Another special committee of the General Assembly drafted the International Convention on the Taking of Hostages, which was adopted in 1979, and still another prepared the draft of what became, after being approved by the General Assembly in 1982, the Manila Declaration on the Peaceful Settlement of International Disputes. A special committee, originally established by the General Assembly in 1977, completed a draft Declaration on the Enhancement of the Effectiveness of the Principle of Refraining from the Threat or Use of Force in International Relations, which the General Assembly approved in 1987. The General Assembly also has established an ad hoc committee to recommend practical measures for elimination of the problem of international terrorism. The committee, in 1979, submitted its final report and recommendations to the General Assembly, which welcomed the results achieved. In 1980, the General Assembly established an ad hoc committee on the drafting of an international convention against the recruitment, use, financing, and training of mercenaries. The committee completed its work in 1989. In the same year, the General Assembly adopted a convention on the subject. In 1993, the General Assembly entrusted an ad hoc committee with the task of elaborating an international convention dealing with the safety and security of United Nations and associated personnel, with particular reference to responsibility for attacks on such personnel. The ad hoc committee held its first session in March–April 1994.
In 1996 the General Assembly established an ad hoc committee to elaborate an international convention for the suppression of terrorist bombings and, subsequently, an international convention for the suppression of acts of nuclear terrorism. This mandate continued to be renewed and revised on an annual basis by the General Assembly in its resolutions on the topic of measures to eliminate inernational terrorism. In December 2001, the ad hoc committee resolved to continue to elaborate a comprehensive convention on international terrorism as a matter of urgency, and to formulate a joint organized response of the international community to terrorism in all its forms and manifestations.
In 2001, the General Assembly established an ad hoc committe for the purpose of considering the elaboration of an international convention against the reproductive cloning of human beings. The ad hoc committee met from 25 February to 1 March 2002 to consider the elaboration of a mandate for the negotiation of such an international convention. It also recommended that the work continue during the 57th session of the General Assembly from 23 to 27 September 2002, within the framework of a working group of the Sixth Committee. Also in 2001, the General Assembly established an ad hoc committe on the scope of legal protection under the Convention on the Safety of United Nations and Associated Personnel, to strengthen and enhance the protective legal regime for United Nations and associated personnel. The ad hoc committee met from 1 to 5 April 2002.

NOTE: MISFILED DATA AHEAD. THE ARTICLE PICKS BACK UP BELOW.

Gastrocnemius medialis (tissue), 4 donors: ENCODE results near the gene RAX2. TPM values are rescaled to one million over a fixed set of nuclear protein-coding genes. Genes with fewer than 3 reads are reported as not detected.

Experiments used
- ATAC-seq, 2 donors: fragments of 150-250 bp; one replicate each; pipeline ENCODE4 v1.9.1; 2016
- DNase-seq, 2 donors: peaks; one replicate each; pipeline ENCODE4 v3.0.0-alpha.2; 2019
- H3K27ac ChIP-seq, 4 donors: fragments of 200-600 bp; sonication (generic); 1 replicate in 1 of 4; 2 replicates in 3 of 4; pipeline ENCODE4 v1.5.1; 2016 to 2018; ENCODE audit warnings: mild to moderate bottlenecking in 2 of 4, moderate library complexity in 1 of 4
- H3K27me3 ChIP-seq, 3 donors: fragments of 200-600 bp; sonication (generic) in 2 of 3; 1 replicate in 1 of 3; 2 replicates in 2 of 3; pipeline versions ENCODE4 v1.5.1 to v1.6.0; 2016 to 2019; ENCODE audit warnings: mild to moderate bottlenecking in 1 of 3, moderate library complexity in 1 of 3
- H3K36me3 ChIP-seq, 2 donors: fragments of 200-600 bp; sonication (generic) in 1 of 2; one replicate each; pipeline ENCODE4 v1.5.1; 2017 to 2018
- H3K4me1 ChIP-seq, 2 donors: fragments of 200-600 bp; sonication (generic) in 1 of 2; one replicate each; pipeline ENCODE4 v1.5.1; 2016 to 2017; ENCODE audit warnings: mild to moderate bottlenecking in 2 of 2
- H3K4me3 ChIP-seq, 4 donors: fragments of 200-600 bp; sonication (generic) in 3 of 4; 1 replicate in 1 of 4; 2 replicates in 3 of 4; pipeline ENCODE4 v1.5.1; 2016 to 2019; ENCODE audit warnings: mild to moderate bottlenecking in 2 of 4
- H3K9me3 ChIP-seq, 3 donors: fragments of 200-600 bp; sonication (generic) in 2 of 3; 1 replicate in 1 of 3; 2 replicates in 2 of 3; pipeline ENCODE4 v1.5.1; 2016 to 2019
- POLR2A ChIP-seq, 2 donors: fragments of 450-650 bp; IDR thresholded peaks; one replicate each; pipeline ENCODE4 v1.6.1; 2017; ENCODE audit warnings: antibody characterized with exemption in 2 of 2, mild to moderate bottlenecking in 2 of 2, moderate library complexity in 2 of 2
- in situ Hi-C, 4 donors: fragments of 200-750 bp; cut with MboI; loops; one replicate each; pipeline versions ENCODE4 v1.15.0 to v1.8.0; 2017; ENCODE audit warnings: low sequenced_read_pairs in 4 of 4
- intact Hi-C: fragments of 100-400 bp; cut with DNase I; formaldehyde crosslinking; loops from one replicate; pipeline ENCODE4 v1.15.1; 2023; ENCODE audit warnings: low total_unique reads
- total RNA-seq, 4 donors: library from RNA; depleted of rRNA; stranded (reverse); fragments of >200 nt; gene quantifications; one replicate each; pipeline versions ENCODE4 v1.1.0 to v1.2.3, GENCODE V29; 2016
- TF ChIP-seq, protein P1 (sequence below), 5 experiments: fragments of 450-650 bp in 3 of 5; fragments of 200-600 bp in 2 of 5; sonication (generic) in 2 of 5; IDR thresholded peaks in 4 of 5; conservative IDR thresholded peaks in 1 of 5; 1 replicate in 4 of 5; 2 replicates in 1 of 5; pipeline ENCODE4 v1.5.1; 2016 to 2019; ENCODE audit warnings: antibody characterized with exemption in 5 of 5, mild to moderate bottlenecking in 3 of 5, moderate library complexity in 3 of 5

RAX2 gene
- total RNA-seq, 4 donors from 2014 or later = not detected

At its first session, in 1949, the commission considered 25 topics for possible study. It selected 14 of these for codification. The list was only provisional, and it was understood that changes might be made after further study by the commission or in compliance with the wishes of the General Assembly. The list, however, still constitutes the commission's basic long-term program of work.
Topics on which the commission has completed its work and submitted final drafts or reports to the General Assembly include the following: rights and duties of states; ways and means for making the evidence of customary international law more readily available; formulation of Nürnberg principles; the question of international criminal jurisdiction; reservations to multilateral conventions; the question of defining aggression; nationality, including statelessness; law of the sea; arbitral procedure; diplomatic intercourse and immunities; extended participation in general multilateral treaties concluded under the auspices of the League of Nations; law of treaties; special missions; relations between states and international organizations; succession of states in respect of treaties; question of protection and inviolability of diplomatic agents and other persons entitled to special protection under international law; the most-favored-nation clause; succession of states in respect of matters other than treaties; question of treaties concluded between states and international organizations or between two or more international organizations; status of the diplomatic courier and the diplomatic bag not accompanied by diplomatic courier; jurisdictional immunities of states and their property; nationality in relation to the succession of states; responsibility of states for internationally wrongful acts; and international liability for injurious consequences arising out of acts not prohibited by international law (prevention of transboundary damage from hazardous activities).